Five years after we left a victorious Harry Potter and friends we return to his world, but to a time predating Harry and his allies. In “Fantastic Beasts and Where to Find Them,” the year is 1926. We meet the bumbling Newt Scamander, played by the also bumbling, but Academy Award-winning, Eddie Redmaye. He is on his way to New York, ostensibly to buy some sort of rare magical creature. His true purpose is later revealed.
Prior to his appearance, we discover that the Big Apple is under attack. None magical beings think it’s a strange serious of gas leaks which have exploded various buildings. But the wizards of New York know better. And we see the slicked-hair Graves (Colin Farrell) investigating one just site.
In typical J.K. Rowling style, you can tell he’s up to no good in his overly polished manner and expensive suit. He’s also high up the chain of command in NYC’s wizarding council. All sure signs that he is either the baddie or working for the top baddie. It is prudent to point out this is pre-Voldemort, and so the wizarding world’s supreme antagonist is Grindelwald, (played by a surprise appearance, which will not be spoiled here).
It is into this heightened fearful New York that Newt arrives with an innocuous brown briefcase. Of course, he, much like Harry Potter, is incapable of not attracting trouble. His first brush is on a street corner with a group of anti-witch people, ominously called the “New Salemers.” Instead of getting into trouble with these “No-Mag’s” it is one of Newt’s creatures that causes the trouble. (It is prudent to point out that “muggles” in this film are termed the less endearing moniker “No-Mag” aka “No Magics”).
The little beastie looks something like an echidna without spines, and it has a penchant for stealing shiny things—particularly money and jewels. And since the gathering of New Salemers is outside a bank you can guess what happens.
In quick succession, we meet Tina (Katherine Waterston) a wanna-be investigator for the NYC wizarding circle and “No-Mag” Kowalski (Dan Fogler), a canner with a dream to open a bakery. Mayhem ensues in predictable Rowling style, but is no less enjoyable.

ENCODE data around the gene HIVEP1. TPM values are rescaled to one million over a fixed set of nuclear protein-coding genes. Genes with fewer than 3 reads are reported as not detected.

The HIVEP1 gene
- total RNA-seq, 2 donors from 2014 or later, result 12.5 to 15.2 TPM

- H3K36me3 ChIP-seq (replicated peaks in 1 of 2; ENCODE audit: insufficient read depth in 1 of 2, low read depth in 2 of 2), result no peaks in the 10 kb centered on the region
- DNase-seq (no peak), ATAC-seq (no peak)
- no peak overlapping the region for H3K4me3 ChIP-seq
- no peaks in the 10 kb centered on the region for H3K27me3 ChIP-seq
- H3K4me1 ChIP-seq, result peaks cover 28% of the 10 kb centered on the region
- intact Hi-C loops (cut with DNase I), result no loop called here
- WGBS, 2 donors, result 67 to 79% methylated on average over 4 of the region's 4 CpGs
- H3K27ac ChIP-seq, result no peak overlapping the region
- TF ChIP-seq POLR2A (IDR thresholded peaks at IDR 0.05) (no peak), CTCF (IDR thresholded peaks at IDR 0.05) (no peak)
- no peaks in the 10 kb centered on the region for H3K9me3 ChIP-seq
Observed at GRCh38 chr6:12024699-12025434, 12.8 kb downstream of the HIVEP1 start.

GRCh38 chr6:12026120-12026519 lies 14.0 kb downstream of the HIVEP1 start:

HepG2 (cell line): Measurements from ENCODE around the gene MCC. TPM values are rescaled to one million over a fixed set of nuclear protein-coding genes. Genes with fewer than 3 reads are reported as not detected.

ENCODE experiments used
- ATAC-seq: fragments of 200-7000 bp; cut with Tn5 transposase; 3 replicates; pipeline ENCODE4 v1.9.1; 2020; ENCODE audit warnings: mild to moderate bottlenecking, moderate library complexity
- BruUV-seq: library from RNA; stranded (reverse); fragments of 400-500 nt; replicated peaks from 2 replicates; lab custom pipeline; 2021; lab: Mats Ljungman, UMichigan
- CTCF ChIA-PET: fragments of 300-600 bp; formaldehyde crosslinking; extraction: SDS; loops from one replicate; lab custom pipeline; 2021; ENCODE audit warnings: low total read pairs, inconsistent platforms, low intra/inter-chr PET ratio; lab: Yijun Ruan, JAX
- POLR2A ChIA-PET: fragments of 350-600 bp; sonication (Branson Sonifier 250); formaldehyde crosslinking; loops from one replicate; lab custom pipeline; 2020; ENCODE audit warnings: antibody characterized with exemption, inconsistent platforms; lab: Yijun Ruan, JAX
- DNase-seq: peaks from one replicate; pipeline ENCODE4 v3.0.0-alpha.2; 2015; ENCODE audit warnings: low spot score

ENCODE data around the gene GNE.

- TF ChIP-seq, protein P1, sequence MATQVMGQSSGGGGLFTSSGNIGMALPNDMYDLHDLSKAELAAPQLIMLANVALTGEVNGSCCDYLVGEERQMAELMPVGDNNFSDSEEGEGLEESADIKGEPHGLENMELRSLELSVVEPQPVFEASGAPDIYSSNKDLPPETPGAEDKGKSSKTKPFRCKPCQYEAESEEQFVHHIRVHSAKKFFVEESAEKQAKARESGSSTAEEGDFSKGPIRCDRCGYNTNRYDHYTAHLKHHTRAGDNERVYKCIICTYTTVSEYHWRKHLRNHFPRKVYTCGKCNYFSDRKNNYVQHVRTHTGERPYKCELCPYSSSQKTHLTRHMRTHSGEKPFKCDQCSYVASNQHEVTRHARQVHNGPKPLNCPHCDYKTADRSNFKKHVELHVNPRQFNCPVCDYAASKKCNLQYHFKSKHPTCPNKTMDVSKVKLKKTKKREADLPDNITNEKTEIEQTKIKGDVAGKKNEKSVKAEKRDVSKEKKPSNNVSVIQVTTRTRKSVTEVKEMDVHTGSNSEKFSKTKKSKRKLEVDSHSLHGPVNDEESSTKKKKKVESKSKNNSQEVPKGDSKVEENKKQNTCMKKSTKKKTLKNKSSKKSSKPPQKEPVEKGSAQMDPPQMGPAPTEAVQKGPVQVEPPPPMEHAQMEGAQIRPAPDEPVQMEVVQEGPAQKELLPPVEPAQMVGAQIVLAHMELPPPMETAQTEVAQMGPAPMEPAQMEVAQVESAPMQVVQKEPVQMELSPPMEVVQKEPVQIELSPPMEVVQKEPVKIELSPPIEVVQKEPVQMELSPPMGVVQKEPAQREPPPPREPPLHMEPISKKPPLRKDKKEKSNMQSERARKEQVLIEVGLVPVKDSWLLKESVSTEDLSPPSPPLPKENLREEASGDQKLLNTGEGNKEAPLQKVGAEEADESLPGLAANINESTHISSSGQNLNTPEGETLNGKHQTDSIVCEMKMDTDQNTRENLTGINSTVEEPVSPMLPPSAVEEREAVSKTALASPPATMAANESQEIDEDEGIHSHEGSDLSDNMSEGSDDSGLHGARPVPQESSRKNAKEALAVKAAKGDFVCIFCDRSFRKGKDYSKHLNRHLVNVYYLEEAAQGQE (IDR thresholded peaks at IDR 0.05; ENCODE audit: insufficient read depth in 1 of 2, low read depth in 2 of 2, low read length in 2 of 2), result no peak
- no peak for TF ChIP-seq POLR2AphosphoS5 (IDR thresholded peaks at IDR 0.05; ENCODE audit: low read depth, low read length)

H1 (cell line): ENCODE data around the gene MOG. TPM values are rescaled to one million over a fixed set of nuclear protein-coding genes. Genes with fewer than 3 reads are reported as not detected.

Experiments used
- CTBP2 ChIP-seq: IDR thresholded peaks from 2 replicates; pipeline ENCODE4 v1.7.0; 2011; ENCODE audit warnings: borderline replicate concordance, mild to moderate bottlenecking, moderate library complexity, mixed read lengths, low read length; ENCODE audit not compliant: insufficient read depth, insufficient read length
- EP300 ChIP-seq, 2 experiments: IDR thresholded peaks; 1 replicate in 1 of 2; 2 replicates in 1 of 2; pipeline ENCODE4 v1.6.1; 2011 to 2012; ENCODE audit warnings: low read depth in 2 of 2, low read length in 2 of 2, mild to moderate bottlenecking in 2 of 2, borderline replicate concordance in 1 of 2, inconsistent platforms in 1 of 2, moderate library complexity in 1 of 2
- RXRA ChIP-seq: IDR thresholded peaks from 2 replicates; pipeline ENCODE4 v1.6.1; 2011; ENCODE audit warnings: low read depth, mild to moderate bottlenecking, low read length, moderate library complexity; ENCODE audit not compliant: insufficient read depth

Along the way we get a wider range of CGI magical creatures that look less than convincing on screen, but are still delightful. We also discover that Newt has always been bumbling, which is probably why he works with animals instead of people. (His people skills leave much to be desired).
“Fantastic Beasts” is a playful ride and fun return to Rowling’s wizarding world, but it doesn’t seem that the Harry Potter universe aged with its readers. For those of us who grew up with the books and movies, but moved beyond, the story is a bit ho-hum, and the effects—particularly the creatures seem stuck in 2011.
We’ve seen how far computer animation has come since then. The recent Marvel flick “Doctor Strange” is a testament that you can still create mind-blowing graphics. Yet somehow, they fall flat here in “Fantastic Beasts.”
The best part of the entire movie is Redmayne and Fogler’s performances. Both are adorably hilarious, while Waterston’s Tina is entirely relatable to any woman who seeks to rise within her career field. It is in characters where Rowling shines.
Interestingly, and perhaps known to true Potter fans, this film was writing by J.K. Rowling but was not based on a book, unlike the “Harry Potter” series. The book that Newt writes does appear in Harry’s world but in no great detail.
With as much detail as there is in her books, there will no doubt be plenty of fodder to return to that world over and over again. The question is, do we still want it? (The answer, will undoubtedly be, yes).
– Mesa resident Kaely Monahan is producer of Popcorn Fan Film Reviews.